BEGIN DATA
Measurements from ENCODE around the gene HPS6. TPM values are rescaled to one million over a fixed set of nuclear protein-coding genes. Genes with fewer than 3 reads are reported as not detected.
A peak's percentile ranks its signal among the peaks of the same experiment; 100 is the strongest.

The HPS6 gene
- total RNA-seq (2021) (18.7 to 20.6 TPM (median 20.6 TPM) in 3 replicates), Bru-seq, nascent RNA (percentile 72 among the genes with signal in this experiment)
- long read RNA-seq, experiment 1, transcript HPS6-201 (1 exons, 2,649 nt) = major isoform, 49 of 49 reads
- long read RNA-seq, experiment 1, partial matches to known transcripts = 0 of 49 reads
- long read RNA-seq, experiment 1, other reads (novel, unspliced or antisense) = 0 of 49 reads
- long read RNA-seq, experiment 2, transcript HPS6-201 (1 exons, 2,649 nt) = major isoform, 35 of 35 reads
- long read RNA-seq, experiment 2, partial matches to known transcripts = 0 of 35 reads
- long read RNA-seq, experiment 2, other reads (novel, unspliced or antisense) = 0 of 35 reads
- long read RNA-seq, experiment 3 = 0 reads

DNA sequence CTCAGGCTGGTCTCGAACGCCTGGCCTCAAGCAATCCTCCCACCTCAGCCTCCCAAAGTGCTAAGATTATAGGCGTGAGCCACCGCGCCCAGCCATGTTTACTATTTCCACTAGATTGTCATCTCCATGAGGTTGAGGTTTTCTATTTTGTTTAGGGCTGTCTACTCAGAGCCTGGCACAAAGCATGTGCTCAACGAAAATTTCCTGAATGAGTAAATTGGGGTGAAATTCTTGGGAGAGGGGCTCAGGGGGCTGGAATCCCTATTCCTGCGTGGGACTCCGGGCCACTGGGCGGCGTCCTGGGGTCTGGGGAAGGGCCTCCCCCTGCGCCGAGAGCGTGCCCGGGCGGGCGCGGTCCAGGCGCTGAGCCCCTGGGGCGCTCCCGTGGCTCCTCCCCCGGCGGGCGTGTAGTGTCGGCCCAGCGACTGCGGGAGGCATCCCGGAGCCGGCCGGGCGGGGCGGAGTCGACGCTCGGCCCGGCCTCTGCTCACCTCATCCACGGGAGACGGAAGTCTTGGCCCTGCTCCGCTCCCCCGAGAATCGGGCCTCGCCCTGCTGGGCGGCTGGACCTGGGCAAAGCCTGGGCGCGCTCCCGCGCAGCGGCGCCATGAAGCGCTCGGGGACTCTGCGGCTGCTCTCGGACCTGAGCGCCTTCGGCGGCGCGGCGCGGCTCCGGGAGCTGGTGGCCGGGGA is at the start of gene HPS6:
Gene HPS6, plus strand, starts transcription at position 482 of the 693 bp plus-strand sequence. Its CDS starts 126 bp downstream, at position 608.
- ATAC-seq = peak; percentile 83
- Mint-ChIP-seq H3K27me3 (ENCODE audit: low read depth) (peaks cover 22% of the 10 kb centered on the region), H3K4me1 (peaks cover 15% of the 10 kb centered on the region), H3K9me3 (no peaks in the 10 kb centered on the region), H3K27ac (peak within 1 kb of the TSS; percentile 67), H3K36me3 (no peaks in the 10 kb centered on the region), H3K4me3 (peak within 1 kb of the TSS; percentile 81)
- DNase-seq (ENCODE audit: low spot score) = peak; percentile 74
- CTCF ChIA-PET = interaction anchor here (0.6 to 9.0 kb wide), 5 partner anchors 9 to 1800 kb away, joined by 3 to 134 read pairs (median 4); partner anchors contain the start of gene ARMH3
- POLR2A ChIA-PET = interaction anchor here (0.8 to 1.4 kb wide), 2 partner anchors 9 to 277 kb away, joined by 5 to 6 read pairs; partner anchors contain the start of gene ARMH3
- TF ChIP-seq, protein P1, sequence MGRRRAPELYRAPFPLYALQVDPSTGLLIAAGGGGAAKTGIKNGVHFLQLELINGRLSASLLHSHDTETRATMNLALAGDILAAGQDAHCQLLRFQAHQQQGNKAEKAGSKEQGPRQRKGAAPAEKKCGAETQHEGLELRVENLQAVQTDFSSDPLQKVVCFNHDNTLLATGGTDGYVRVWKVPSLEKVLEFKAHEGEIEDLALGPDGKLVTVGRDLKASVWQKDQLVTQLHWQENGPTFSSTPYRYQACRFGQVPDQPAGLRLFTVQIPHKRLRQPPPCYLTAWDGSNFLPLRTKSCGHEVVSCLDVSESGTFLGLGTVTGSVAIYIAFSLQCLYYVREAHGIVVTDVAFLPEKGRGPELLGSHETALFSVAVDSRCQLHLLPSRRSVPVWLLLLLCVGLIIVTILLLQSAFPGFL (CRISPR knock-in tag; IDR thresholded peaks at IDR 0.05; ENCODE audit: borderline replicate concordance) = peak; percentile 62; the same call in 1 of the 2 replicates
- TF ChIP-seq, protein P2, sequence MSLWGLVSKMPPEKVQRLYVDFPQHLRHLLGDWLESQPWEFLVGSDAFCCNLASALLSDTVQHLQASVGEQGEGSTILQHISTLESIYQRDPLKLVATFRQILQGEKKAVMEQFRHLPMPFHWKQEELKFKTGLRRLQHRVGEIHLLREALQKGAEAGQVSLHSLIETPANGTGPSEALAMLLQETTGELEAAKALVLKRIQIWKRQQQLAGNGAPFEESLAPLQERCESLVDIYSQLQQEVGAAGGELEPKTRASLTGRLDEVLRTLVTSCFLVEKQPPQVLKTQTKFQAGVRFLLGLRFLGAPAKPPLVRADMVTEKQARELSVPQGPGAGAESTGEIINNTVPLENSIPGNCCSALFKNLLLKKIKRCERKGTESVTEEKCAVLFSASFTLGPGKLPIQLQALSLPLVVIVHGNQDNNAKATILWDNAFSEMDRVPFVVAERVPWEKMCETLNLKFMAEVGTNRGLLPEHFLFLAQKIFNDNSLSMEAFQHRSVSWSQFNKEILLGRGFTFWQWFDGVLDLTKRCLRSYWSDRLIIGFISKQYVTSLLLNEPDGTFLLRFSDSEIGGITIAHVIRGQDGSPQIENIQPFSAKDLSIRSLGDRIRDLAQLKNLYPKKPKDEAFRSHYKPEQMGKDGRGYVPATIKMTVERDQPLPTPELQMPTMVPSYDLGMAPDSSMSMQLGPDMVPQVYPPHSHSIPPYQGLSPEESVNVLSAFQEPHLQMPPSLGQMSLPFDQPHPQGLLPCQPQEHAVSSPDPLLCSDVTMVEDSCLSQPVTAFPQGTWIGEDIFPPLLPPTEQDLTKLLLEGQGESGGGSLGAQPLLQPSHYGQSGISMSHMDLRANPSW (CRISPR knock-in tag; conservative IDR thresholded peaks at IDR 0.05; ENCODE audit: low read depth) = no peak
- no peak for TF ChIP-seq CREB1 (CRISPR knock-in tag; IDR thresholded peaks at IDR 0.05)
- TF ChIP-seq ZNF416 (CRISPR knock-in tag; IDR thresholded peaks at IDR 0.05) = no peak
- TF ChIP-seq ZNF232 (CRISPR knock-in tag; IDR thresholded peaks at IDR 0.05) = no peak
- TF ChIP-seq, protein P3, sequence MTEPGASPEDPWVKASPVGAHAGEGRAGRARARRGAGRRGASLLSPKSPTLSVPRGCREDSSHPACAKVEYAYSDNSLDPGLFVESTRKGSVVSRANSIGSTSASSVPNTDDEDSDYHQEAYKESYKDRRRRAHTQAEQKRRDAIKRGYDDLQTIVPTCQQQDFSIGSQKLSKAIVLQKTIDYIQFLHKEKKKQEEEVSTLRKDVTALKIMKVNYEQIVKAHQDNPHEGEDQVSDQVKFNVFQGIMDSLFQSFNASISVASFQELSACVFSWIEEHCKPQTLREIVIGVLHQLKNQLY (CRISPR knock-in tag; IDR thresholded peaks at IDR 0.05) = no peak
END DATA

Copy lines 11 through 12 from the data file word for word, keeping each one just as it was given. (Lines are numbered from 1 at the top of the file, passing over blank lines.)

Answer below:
- long read RNA-seq, experiment 3 = 0 reads

DNA sequence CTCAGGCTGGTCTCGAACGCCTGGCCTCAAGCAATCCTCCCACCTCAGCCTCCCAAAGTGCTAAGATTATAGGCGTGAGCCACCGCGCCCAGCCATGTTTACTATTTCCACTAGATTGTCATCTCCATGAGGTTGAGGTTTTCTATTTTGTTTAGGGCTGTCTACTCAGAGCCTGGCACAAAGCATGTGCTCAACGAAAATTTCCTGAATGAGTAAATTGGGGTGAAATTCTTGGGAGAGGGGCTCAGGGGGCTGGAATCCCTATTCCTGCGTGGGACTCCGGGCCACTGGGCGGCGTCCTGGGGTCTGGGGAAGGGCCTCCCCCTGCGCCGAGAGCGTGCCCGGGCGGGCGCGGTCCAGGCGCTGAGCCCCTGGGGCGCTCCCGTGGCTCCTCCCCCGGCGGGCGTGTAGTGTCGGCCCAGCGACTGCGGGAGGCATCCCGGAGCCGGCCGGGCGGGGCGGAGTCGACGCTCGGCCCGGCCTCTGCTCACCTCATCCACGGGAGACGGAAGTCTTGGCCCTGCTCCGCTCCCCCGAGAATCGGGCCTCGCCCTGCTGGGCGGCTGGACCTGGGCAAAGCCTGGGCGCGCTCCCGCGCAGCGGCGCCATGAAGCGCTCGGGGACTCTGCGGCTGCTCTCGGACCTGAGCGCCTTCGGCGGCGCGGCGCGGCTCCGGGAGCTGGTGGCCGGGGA is at the start of gene HPS6: